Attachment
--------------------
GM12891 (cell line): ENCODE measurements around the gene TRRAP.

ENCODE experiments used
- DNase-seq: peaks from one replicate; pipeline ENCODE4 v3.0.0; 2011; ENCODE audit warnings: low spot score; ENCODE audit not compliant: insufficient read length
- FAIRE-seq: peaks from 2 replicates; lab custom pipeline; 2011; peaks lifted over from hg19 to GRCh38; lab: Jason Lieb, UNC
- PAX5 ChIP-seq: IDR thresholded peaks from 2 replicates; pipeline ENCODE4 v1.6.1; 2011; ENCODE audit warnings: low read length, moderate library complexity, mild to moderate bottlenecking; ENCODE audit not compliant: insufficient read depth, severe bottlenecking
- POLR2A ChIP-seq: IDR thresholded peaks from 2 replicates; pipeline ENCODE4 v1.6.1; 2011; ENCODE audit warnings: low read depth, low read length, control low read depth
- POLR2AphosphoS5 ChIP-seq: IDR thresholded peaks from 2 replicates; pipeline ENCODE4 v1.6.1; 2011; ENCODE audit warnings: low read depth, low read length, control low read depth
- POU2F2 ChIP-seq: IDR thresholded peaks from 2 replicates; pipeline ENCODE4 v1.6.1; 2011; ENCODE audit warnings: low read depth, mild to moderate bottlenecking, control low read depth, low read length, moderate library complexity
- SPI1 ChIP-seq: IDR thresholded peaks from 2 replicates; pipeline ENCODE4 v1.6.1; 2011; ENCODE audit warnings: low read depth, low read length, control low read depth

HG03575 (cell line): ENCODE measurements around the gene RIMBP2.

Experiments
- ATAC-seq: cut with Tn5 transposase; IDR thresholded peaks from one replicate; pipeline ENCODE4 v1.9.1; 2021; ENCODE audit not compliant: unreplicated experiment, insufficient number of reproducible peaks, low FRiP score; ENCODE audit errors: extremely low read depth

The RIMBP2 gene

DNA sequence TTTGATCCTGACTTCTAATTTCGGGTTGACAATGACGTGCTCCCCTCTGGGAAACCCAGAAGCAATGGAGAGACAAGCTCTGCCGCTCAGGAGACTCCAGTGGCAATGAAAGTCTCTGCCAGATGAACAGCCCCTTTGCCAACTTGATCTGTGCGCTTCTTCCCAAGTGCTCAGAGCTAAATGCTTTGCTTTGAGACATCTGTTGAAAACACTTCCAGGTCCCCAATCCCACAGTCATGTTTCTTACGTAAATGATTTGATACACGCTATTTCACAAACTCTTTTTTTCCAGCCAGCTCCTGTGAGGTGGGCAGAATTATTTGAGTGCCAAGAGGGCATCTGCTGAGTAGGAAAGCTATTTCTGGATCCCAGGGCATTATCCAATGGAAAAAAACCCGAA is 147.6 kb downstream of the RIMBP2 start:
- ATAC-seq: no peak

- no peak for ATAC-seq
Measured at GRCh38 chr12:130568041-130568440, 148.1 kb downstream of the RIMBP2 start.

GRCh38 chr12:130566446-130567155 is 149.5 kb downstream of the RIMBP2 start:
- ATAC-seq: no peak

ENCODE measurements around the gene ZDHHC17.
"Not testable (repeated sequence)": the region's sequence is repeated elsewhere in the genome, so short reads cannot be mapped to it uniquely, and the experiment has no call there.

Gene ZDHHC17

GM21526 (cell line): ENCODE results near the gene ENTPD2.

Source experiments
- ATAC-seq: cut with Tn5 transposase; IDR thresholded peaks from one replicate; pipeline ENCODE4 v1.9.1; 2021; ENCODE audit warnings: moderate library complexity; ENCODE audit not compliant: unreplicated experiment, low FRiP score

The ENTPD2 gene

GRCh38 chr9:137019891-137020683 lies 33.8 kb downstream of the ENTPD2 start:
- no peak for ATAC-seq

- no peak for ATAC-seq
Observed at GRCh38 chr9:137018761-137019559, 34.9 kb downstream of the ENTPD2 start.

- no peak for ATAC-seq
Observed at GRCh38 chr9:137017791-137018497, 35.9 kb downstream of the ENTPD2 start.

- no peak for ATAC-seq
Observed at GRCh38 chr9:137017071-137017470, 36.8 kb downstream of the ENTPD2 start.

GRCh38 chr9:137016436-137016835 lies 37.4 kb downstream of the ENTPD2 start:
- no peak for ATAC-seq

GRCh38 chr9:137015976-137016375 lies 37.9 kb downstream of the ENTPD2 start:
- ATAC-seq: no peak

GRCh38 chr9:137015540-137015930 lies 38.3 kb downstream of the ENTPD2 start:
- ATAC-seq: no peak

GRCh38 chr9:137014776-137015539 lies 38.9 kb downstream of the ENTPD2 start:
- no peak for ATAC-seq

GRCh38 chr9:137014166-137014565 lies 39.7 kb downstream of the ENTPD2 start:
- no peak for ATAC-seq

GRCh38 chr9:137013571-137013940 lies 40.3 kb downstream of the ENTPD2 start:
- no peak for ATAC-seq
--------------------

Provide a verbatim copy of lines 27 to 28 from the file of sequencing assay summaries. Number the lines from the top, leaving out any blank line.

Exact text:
GRCh38 chr9:137019891-137020683 lies 33.8 kb downstream of the ENTPD2 start:
- no peak for ATAC-seq